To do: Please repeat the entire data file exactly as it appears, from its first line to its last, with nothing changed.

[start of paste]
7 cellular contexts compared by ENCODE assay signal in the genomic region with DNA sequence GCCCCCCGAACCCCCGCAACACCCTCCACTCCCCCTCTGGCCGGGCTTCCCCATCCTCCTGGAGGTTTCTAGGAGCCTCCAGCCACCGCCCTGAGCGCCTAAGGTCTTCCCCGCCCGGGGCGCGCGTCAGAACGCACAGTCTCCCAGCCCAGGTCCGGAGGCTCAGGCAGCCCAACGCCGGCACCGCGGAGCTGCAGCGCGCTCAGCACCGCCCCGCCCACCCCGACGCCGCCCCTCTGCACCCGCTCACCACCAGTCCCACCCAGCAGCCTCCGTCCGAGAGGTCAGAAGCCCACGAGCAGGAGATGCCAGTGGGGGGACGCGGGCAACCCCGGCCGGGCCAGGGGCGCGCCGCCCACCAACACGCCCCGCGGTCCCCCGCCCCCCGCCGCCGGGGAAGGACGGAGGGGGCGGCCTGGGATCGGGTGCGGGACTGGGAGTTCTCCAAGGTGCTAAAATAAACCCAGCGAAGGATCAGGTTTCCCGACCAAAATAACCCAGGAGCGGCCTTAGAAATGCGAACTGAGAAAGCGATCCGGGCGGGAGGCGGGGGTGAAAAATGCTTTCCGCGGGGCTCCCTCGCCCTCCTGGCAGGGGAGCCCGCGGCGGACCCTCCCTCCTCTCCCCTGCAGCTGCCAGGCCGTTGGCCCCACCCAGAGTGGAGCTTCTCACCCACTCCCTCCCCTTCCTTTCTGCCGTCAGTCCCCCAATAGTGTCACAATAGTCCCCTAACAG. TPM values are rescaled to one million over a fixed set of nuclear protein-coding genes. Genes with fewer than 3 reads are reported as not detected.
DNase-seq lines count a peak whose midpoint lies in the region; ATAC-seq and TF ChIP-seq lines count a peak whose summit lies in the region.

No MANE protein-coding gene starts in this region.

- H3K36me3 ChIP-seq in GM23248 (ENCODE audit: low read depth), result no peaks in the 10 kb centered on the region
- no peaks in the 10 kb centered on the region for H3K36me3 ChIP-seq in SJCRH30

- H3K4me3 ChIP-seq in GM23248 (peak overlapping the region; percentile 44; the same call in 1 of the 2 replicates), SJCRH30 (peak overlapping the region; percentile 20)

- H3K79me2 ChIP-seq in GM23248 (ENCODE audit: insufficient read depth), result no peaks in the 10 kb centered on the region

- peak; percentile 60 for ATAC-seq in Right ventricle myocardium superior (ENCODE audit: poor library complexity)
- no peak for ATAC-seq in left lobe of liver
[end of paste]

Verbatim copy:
7 cellular contexts compared by ENCODE assay signal in the genomic region with DNA sequence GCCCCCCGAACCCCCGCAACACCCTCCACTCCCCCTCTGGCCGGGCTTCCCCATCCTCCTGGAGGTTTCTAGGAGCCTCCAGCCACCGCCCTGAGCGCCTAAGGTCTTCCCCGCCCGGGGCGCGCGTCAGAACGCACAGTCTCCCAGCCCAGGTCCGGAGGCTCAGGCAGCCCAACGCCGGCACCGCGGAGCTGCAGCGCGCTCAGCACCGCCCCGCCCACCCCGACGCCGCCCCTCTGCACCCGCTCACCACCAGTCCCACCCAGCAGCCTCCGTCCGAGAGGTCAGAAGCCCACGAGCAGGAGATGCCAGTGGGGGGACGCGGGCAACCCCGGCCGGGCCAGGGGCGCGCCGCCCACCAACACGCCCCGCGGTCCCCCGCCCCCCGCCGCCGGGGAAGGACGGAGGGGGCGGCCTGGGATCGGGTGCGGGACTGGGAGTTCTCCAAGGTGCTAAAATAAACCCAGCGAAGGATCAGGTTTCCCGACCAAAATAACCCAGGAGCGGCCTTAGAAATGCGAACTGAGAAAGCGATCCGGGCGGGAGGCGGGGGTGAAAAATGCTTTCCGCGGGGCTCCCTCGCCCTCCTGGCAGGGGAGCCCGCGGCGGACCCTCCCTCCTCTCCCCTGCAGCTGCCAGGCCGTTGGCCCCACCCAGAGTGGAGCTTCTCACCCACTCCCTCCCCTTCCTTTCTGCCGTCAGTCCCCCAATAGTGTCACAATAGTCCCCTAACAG. TPM values are rescaled to one million over a fixed set of nuclear protein-coding genes. Genes with fewer than 3 reads are reported as not detected.
DNase-seq lines count a peak whose midpoint lies in the region; ATAC-seq and TF ChIP-seq lines count a peak whose summit lies in the region.

No MANE protein-coding gene starts in this region.

- H3K36me3 ChIP-seq in GM23248 (ENCODE audit: low read depth), result no peaks in the 10 kb centered on the region
- no peaks in the 10 kb centered on the region for H3K36me3 ChIP-seq in SJCRH30

- H3K4me3 ChIP-seq in GM23248 (peak overlapping the region; percentile 44; the same call in 1 of the 2 replicates), SJCRH30 (peak overlapping the region; percentile 20)

- H3K79me2 ChIP-seq in GM23248 (ENCODE audit: insufficient read depth), result no peaks in the 10 kb centered on the region

- peak; percentile 60 for ATAC-seq in Right ventricle myocardium superior (ENCODE audit: poor library complexity)
- no peak for ATAC-seq in left lobe of liver